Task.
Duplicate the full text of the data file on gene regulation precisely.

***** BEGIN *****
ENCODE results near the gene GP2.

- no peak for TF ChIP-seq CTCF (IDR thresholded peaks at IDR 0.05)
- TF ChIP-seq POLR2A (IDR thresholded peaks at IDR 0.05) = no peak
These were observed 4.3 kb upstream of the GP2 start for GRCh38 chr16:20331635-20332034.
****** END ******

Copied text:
ENCODE results near the gene GP2.

- no peak for TF ChIP-seq CTCF (IDR thresholded peaks at IDR 0.05)
- TF ChIP-seq POLR2A (IDR thresholded peaks at IDR 0.05) = no peak
These were observed 4.3 kb upstream of the GP2 start for GRCh38 chr16:20331635-20332034.